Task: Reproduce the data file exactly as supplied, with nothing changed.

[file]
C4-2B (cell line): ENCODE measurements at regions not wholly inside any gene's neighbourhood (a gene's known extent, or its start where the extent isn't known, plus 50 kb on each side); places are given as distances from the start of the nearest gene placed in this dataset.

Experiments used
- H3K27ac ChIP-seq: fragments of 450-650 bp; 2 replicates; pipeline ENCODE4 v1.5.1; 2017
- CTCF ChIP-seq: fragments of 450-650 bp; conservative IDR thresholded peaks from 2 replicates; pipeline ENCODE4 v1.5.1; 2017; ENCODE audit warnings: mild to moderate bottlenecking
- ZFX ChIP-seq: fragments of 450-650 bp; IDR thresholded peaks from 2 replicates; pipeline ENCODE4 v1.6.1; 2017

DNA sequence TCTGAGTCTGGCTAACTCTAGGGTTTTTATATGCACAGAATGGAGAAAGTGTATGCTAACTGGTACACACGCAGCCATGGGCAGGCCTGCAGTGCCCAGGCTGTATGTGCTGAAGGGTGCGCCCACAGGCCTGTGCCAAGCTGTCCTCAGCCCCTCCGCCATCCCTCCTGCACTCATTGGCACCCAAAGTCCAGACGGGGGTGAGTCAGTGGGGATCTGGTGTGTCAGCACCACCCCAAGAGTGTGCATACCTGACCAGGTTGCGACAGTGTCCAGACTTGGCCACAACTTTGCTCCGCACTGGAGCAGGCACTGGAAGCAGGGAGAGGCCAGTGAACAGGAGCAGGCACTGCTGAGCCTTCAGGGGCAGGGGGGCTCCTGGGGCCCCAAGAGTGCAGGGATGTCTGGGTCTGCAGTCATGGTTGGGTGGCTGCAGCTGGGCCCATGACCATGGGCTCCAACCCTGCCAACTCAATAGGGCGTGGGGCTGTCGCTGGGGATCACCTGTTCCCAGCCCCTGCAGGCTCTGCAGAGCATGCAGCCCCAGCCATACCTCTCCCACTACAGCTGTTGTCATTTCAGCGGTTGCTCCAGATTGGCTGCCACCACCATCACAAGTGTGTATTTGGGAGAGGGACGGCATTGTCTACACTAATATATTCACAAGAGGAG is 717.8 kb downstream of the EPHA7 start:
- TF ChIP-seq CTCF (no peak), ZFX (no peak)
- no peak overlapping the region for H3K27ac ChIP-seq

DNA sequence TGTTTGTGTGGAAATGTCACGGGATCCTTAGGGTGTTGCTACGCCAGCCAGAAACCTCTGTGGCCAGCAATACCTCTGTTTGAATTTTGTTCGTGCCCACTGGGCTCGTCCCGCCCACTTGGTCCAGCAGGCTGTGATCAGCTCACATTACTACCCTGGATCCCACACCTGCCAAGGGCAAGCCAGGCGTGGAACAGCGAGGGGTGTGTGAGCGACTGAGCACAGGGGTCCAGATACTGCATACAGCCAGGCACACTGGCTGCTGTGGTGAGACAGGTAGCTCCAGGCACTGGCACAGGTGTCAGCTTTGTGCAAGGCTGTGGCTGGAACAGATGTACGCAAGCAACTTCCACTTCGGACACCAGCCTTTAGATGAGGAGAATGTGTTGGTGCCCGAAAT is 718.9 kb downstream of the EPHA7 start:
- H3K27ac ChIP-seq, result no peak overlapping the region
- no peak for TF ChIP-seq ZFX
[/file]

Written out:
C4-2B (cell line): ENCODE measurements at regions not wholly inside any gene's neighbourhood (a gene's known extent, or its start where the extent isn't known, plus 50 kb on each side); places are given as distances from the start of the nearest gene placed in this dataset.

Experiments used
- H3K27ac ChIP-seq: fragments of 450-650 bp; 2 replicates; pipeline ENCODE4 v1.5.1; 2017
- CTCF ChIP-seq: fragments of 450-650 bp; conservative IDR thresholded peaks from 2 replicates; pipeline ENCODE4 v1.5.1; 2017; ENCODE audit warnings: mild to moderate bottlenecking
- ZFX ChIP-seq: fragments of 450-650 bp; IDR thresholded peaks from 2 replicates; pipeline ENCODE4 v1.6.1; 2017

DNA sequence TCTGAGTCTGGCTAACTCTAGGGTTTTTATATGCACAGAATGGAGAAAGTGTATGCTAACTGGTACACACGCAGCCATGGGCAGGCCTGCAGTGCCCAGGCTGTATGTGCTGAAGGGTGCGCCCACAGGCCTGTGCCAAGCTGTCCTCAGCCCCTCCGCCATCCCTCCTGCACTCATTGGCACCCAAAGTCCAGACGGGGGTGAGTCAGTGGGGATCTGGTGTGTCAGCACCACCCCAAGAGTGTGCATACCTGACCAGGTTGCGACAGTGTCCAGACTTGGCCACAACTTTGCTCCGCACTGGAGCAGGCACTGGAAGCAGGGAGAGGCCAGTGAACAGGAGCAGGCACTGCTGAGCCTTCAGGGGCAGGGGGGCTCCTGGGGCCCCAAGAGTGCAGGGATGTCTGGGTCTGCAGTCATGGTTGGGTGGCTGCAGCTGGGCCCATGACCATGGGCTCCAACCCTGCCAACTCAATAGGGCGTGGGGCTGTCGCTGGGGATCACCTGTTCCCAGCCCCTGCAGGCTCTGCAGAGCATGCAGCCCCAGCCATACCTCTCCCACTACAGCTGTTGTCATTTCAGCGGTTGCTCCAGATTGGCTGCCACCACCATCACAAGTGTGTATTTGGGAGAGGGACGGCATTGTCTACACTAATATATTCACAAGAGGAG is 717.8 kb downstream of the EPHA7 start:
- TF ChIP-seq CTCF (no peak), ZFX (no peak)
- no peak overlapping the region for H3K27ac ChIP-seq

DNA sequence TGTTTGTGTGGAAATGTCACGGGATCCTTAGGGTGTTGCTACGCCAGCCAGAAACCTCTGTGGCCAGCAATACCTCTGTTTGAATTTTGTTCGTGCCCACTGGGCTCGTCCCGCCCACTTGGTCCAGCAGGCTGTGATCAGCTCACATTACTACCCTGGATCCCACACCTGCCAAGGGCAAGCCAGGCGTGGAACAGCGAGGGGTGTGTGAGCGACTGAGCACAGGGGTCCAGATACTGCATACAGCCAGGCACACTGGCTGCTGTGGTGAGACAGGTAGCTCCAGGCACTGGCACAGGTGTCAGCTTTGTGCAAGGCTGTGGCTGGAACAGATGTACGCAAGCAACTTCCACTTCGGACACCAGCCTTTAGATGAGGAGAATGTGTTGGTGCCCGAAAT is 718.9 kb downstream of the EPHA7 start:
- H3K27ac ChIP-seq, result no peak overlapping the region
- no peak for TF ChIP-seq ZFX